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Saturday, August 21, 2010

Fahrenheit 451: Society's Effects on Montag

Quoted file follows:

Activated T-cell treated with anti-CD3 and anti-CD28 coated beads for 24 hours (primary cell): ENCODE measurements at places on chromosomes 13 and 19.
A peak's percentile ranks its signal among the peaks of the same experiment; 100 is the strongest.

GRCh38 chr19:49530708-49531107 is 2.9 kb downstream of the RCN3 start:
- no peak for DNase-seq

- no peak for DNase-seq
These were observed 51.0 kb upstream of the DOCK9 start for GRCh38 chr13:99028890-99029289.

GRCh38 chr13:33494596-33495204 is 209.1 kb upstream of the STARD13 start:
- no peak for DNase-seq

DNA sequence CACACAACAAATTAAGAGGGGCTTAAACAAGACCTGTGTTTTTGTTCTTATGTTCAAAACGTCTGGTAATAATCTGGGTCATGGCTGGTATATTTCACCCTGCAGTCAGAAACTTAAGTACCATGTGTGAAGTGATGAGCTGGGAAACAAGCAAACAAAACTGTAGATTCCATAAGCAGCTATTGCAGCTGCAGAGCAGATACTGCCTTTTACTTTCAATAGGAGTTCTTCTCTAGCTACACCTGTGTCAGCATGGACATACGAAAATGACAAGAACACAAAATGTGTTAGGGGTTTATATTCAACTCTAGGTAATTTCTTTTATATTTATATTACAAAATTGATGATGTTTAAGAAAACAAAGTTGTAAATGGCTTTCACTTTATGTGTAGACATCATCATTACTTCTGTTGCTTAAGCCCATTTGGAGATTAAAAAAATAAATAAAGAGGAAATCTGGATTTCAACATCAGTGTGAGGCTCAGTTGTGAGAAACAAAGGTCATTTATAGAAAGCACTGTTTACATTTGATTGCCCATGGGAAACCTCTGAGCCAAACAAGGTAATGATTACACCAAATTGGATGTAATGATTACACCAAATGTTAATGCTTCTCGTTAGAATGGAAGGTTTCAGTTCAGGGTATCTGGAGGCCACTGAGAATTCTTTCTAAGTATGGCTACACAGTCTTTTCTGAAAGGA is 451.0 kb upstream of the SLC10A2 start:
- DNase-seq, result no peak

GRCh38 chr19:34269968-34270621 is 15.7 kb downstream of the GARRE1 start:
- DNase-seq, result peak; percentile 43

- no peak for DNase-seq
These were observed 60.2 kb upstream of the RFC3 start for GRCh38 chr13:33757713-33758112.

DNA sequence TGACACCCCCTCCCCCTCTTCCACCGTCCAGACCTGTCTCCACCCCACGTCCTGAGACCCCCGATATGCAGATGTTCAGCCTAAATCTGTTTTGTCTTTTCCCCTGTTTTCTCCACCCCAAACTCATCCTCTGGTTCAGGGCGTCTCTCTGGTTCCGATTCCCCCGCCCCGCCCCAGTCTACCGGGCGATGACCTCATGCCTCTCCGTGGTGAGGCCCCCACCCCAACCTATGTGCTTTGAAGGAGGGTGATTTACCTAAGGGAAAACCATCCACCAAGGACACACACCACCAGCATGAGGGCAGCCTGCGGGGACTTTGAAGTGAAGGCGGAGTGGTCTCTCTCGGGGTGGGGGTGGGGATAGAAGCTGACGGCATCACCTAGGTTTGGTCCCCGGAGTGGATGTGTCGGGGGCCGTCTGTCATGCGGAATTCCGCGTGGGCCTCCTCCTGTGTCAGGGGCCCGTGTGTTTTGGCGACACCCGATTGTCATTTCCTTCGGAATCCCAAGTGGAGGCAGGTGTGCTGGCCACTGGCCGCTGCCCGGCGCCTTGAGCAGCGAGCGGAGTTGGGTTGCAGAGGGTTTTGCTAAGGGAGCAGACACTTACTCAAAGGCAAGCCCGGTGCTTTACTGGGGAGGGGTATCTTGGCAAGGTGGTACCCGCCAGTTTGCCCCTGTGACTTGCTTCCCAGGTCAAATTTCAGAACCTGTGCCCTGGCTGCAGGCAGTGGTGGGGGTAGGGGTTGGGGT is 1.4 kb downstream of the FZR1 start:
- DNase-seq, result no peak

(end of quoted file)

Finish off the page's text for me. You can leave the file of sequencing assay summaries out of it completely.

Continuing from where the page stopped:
There are a couple of reasons why Guy is losing his mind. The first reason is because of Clarisse. She sees the world from a totally radical viewpoint. She sees the hidden beauties in everything like the clouds and the fresh air and even the actions of her fellow human beings, being good actions or actions that are potentially harmful, or even fatal, like what inevitably happens to her because of her love. Her world is full of love for everything, especially her family and the way she holds herself. She is excited to ask questions and expects to receive answers. These odd ways of life inspire Montag to think about what he is doing with his life. He realizes that there is really no meaning to why he is even a member of society. Montag is also confused by why the books are illegal. He is not entirely sure why his job is necessary, and since Clarisse inspired him to think about what he is doing, he is also inspired to think about what the firemen in general are doing. He wonders why the books are so "bad," and he even creates a stash of them for his own enjowment. Unfortunately, this interest in the books becomes too great to keep hidden, and he shows the stash to his wife, Mildred. Together, the blunder through the twenty or so books he has hidden as fast as possible because Beatty is right outside, and he will burn the books and their house if he finds them. Honestly, society puts all this pressure on Montag to find out what is inside the books because they are against the law. The human mind is amazing: as soon as something becomes different, it asks why it is now different. As soon as Montag finds out books had not always been illegal, he instantly wants to find out why they are now illegal. And what is the better place to start his search than at the source of the hostility? So, like a true idiot, Montag steals his first book and is sucked into the story of Ray Bradbury's Fahrenheit 451 to await inevitable doom in the sands of time.

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